Of course it "could" also be a bad inverter unit - just because it is new doesn't mean it is good - thank Heaven's for HF's return policy eh?


Have been hoping Larry would get back on YouTube as I have several questions for him too and the battery would have been the first one, (all he says is it is a deep-cycle 12v battery), followed by the cables leading from it to his inverter.  You will note his inverter is mounted high on the wall and his battery is all the way down on the deck.  Those have to be some heavy gauge cables to be that long and handle enough current to provide that kind of power without overheating. (If you look closely when he moves the (wooden box) cover, you can see they are indeed heavy - looking like very long vehicle battery cables which they just about have to be the equivalent of). To get 1080 watts to your circular saw, and allowing for power loss in going from DC to AC at the inverter, you would have to be drawing something over 90 Amps from your battery bank.  You can weld mild steel with 90 amps, so again those had better be some good cables and I, personally, would use somewhat shorter ones if I were looking to draw that many amps for any length of time.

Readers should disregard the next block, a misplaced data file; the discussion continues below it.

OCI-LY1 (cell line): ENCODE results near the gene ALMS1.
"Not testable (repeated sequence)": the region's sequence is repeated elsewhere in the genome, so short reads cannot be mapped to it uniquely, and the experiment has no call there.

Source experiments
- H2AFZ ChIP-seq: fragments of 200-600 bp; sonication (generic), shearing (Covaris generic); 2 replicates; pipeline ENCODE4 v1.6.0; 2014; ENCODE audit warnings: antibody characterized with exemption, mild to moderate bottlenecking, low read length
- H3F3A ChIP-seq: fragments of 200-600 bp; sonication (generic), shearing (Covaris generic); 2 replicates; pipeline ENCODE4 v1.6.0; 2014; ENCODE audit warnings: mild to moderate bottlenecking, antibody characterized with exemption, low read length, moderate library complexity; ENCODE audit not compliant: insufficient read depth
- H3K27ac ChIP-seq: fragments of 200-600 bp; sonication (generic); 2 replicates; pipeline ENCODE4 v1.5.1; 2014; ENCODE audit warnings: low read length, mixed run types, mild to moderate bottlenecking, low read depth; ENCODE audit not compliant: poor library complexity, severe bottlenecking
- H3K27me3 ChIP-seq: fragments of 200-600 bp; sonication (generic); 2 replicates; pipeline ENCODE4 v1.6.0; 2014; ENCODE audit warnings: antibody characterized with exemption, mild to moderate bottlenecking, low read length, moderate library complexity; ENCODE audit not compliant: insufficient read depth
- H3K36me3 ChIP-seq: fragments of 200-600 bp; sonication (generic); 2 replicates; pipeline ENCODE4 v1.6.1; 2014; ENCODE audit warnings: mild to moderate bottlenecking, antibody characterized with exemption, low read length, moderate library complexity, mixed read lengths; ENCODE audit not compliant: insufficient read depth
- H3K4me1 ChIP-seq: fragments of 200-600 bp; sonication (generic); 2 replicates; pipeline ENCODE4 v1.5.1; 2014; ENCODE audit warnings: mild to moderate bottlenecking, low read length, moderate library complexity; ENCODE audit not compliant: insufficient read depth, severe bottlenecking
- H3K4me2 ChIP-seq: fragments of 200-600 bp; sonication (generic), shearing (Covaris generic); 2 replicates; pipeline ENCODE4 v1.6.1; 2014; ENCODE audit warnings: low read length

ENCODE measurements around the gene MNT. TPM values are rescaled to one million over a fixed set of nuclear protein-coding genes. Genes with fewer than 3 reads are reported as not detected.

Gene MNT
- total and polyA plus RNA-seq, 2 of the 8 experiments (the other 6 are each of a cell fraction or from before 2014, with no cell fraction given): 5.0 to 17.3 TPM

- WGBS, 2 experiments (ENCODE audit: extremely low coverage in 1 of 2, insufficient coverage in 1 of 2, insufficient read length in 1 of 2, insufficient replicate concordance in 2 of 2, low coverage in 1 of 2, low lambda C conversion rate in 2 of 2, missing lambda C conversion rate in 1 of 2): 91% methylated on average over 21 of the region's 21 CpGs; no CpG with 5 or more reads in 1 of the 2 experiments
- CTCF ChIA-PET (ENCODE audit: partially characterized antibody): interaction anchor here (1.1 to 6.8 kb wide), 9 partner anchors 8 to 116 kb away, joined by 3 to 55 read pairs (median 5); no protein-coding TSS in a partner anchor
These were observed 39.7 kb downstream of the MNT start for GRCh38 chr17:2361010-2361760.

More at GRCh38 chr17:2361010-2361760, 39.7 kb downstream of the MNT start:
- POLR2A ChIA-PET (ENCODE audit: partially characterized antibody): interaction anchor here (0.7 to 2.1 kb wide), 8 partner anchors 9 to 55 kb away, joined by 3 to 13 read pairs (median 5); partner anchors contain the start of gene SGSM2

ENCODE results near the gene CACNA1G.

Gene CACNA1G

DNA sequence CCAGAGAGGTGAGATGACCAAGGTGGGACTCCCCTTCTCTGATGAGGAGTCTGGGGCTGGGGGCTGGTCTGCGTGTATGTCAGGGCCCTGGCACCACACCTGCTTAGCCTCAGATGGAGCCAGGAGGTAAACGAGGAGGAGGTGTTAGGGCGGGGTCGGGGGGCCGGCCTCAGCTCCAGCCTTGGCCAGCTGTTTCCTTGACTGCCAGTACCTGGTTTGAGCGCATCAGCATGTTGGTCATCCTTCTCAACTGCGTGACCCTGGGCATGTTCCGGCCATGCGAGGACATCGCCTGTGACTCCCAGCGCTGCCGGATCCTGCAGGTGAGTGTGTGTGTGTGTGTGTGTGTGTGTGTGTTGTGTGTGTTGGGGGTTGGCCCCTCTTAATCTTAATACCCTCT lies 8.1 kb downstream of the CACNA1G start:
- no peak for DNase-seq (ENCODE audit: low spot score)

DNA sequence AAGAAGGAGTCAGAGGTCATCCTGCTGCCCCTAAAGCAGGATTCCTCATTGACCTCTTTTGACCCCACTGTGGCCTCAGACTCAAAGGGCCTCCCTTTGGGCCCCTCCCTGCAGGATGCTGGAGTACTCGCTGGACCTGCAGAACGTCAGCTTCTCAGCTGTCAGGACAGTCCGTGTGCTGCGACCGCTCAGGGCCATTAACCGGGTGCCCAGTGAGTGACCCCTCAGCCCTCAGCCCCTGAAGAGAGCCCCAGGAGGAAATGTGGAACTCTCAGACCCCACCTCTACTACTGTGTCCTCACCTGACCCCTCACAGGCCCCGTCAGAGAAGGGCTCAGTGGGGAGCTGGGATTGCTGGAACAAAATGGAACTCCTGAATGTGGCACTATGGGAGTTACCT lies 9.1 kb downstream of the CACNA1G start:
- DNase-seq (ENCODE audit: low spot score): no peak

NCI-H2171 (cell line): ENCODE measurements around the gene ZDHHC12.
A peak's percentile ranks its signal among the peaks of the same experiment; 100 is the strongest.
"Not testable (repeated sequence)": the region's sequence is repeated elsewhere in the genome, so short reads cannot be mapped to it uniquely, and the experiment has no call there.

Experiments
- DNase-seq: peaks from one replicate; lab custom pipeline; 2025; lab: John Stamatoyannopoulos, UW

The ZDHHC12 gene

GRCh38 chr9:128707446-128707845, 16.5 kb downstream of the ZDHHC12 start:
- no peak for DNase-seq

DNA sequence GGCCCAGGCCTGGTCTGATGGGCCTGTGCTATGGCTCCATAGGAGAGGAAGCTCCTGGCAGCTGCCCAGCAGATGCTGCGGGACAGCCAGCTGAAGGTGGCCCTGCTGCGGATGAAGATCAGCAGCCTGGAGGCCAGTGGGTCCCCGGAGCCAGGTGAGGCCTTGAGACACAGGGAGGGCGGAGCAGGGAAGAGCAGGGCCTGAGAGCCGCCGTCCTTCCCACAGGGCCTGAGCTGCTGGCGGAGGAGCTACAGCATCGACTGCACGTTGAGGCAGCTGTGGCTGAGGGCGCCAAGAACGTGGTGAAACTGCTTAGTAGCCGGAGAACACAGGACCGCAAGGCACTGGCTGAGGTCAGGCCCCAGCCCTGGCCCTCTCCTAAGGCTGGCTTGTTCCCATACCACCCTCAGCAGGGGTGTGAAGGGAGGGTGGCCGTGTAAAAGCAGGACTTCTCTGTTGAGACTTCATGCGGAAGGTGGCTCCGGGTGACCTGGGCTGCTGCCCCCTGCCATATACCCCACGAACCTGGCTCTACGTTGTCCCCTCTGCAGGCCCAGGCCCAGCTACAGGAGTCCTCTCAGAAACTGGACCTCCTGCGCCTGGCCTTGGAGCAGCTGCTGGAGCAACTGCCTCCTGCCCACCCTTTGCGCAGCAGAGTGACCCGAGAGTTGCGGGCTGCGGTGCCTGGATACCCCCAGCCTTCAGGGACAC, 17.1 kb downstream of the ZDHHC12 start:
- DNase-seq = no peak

I would also like the opportunity to ask him about the model of surge protector he is using between the inverter and the tools, (I very much like that idea but it must be a fairly heavy duty unit too).


Mr. Taylor obviously knows where he is coming from and is able to demonstrate in that video that his setup works, I'd just like some more details ON that setup. ;)  Let's hope he is OK and will eventually give us another Workshop and the opportunity to get some "nitty gritty" answers to this stuff.